Tod Hagan, service-oriented architecture expert and director of intelligence surveillance and reconnaissance solutions at consulting firm Modus Operandi Inc., recently spoke with SearchCIO.com
Some industry experts believe that SOA is out of
vogue -- it's too expensive, or not delivering on promises such as business agility.
What is your reaction to such statements?
Tod Hagan: Some of those things are very true. What happened in the case of the DoD, for example, the secretary of defense put out a memorandum to the community saying, "Thou shalt be net-centric to share information." So, the community thought that SOA would be the way to achieve net-centric collaboration. The problem is, the DoD organizations weren't given the funding. . . . They wanted to use SOA to tie information systems, but a lot of times they couldn't get off the SOA treadmill to implement SOA-based technology. So, there are schedule and cost concerns, absolutely. But I think that SOA is more than just evolutionary, perhaps revolutionary, design principles that are going to be met with opposition and resistance at first, but the goals of SOA are clearly beneficial: better information sharing and collaboration.
What projects are you mainly working on now?
Hagan: We're using SOA interfaces to expose information from legacy systems, where those legacy systems are often 10, maybe 20, years old. So, they don't communicate well with other systems, and an SOA-type interface is the best way to expose mission-critical data. It hides all the ugly implementation details of that 20-year-old system.
Why do you think SOA solutions are the best approach for legacy modernization?
Hagan: It provides a layer of abstraction from the underlying technology and systems. For example, some of the systems that we've worked with are written in [the] Ada programming language, which first came out in the early '80s, or even [the] Assembly [programming] language. Those are difficult software programs to interface with directly. Without an SOA-based interface, I think it would be a lot more labor-intensive and error-prone to collect information that's generated from those systems.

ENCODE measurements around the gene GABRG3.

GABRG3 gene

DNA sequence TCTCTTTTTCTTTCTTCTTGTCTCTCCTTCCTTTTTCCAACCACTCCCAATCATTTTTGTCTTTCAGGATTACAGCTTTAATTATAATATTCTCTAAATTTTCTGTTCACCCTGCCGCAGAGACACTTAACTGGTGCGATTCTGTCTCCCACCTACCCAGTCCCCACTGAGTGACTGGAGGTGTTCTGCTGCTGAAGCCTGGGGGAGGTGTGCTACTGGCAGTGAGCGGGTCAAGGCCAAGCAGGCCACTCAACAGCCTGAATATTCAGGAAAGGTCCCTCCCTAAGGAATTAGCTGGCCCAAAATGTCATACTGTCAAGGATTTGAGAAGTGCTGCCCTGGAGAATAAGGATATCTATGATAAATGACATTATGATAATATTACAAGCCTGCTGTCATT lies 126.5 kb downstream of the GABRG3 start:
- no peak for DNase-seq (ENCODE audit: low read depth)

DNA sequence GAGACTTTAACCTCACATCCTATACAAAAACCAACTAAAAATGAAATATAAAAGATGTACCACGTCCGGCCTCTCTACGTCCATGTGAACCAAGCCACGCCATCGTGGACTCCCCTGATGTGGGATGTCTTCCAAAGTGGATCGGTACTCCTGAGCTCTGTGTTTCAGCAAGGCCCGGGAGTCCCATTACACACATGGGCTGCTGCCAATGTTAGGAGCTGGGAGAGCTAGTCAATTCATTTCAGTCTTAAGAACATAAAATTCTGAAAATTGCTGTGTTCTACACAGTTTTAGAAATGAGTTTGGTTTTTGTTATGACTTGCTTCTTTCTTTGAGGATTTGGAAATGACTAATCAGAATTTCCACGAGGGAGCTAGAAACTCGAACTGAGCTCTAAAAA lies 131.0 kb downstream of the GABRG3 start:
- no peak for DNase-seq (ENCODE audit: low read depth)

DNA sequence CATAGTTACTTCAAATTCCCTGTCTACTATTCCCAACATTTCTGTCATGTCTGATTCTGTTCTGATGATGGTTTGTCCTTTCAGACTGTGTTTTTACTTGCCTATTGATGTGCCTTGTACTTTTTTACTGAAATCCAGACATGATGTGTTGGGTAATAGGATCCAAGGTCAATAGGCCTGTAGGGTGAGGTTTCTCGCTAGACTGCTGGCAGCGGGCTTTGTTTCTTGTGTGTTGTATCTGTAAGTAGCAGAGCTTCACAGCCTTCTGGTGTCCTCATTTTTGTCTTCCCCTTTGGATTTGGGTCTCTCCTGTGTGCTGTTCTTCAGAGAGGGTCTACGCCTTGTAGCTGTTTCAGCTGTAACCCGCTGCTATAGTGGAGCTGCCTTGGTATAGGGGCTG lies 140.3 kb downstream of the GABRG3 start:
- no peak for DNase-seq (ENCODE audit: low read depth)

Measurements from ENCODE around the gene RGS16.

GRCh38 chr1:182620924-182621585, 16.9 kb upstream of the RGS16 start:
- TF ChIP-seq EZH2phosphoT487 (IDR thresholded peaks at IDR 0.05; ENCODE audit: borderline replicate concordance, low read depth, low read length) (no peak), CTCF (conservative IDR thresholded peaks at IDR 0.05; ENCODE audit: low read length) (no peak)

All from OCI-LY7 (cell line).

SOA often provides a new life for that legacy system too. You don't have to do a wholesale pull and replace of that legacy system if you can put an SOA wrapper around it. That legacy system will still have life in a modern cloud computing environment, for example.
What are some first steps to take to set a good foundation for legacy modernization using SOA
Hagan: It doesn't make sense to expose everything via an SOA interface. One of the first things is to decide what subsystems or specific functionality will be exposed. SOA is best implemented when it's a very atomic, single-purpose service, and those services can be orchestrated or combined at a higher level to produce more complex applications. For example, the Army has what's called a signal intelligence sensor, which is essentially an electronic vacuum cleaner. It flies around and collects electronic signals, such as [from] radios, cell phones and other things that emit signals. One of the important functions that it does is pinpoint a location of that emitter. You can imagine why it's important to find the location of radios and cell phones. The algorithm for pinpointing location was buried deep inside this legacy system, but that location algorithm is the most accurate one the DoD has, and it was only available to the user of that one system. So, what we did was put an SOA interface on that algorithm so that many other signal intelligence sensors can now use that same algorithm.